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India downgrades Kashmir’s autonomy

A protest against India’s revocation of Kashmir’s special status Monday in New Delhi Associated Press/Photo by Manish Swarup

India downgrades Kashmir’s autonomy

India’s Hindu-majority government on Monday issued a decree revoking the special autonomy status of a portion of the Muslim-majority Kashmir state. Authorities suspended internet services on cellphones, deployed additional troops, shut down schools, and banned public meetings in the region. Days earlier, the Indian government ordered tourists and Hindu pilgrims to leave.

What was the purpose of the special status? Kashmir operated with an independent constitution except on issues of defense, communications, and foreign affairs. The law also forbids Indians outside the state from permanently settling, buying land, or holding local government jobs. The revocation represents a political slap in the face to neighboring Pakistan, which disputes India’s claim on parts of the territory. The decree will require the approval of the Parliament of India.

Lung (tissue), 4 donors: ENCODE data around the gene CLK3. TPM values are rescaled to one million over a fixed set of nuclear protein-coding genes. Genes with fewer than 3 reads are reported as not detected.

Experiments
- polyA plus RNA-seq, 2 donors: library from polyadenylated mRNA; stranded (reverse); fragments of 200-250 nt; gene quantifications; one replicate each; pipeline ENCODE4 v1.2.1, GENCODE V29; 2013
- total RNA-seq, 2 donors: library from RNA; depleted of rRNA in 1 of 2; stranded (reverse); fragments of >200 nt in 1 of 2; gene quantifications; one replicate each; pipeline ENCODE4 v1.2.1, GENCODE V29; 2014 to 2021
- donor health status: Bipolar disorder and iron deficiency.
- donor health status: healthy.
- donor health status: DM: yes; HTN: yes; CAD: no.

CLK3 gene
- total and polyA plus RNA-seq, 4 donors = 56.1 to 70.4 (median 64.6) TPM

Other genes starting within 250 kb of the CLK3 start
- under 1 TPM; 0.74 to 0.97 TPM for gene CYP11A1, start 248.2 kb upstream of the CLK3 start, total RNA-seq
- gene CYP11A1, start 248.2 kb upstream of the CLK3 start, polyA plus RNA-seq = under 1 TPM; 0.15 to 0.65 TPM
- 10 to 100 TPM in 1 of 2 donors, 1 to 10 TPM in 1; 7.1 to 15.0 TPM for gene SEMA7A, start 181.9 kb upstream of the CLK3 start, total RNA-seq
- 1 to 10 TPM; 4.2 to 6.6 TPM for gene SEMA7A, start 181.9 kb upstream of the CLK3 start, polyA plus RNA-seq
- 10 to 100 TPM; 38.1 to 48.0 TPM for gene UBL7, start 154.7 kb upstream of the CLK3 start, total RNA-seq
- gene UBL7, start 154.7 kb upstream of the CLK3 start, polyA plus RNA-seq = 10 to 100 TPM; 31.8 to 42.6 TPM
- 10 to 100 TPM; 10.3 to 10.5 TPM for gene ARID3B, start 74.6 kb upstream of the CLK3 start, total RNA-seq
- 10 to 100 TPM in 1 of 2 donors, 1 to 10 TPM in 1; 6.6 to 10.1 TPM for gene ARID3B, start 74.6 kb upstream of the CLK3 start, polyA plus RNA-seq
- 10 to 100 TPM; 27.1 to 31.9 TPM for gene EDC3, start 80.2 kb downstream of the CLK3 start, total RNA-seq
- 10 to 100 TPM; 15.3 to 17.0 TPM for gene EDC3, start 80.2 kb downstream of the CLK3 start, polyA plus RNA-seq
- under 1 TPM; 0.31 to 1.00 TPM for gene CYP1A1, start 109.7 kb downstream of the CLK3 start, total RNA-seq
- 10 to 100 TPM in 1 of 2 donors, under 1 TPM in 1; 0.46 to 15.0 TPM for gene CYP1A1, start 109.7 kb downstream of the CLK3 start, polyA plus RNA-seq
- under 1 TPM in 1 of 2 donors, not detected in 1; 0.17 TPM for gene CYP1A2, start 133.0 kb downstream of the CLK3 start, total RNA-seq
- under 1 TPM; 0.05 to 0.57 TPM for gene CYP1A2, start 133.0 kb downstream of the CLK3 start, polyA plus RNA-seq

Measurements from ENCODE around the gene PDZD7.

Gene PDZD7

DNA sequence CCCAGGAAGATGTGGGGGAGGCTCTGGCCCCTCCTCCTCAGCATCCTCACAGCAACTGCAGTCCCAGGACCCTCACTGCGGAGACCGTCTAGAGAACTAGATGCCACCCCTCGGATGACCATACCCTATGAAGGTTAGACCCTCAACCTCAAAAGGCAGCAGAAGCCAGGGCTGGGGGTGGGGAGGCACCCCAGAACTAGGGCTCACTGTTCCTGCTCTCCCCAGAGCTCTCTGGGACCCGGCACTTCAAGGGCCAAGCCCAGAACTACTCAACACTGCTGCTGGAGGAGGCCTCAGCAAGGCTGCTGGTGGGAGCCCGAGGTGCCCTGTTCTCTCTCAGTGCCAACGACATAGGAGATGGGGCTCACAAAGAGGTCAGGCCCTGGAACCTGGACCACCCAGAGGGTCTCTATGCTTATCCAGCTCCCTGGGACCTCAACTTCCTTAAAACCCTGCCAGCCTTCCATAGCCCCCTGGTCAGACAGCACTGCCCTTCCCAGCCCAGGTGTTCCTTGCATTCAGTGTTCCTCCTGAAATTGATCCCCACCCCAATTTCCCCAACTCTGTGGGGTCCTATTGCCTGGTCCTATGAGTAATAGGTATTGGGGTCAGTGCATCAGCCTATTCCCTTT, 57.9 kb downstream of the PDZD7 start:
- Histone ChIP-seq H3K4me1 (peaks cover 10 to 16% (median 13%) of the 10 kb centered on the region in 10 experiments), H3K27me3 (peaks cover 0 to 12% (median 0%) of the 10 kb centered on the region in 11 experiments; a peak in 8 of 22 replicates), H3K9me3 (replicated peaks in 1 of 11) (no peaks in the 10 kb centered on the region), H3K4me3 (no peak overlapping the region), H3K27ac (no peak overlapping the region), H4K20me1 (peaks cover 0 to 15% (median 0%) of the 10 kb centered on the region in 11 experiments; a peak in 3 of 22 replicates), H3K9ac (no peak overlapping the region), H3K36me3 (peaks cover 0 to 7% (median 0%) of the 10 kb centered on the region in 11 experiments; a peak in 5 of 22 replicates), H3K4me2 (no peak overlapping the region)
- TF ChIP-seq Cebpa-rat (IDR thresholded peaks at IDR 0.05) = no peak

Dig deeper: Read Anna K. Poole’s report for WORLD Digital on India and Pakistan’s conflict over Kashmir.

Onize Ohikere

Onize is WORLD's Africa reporter. She is a World Journalism Institute graduate and earned a journalism degree from Minnesota State University-Moorhead. Onize resides in Abuja, Nigeria.



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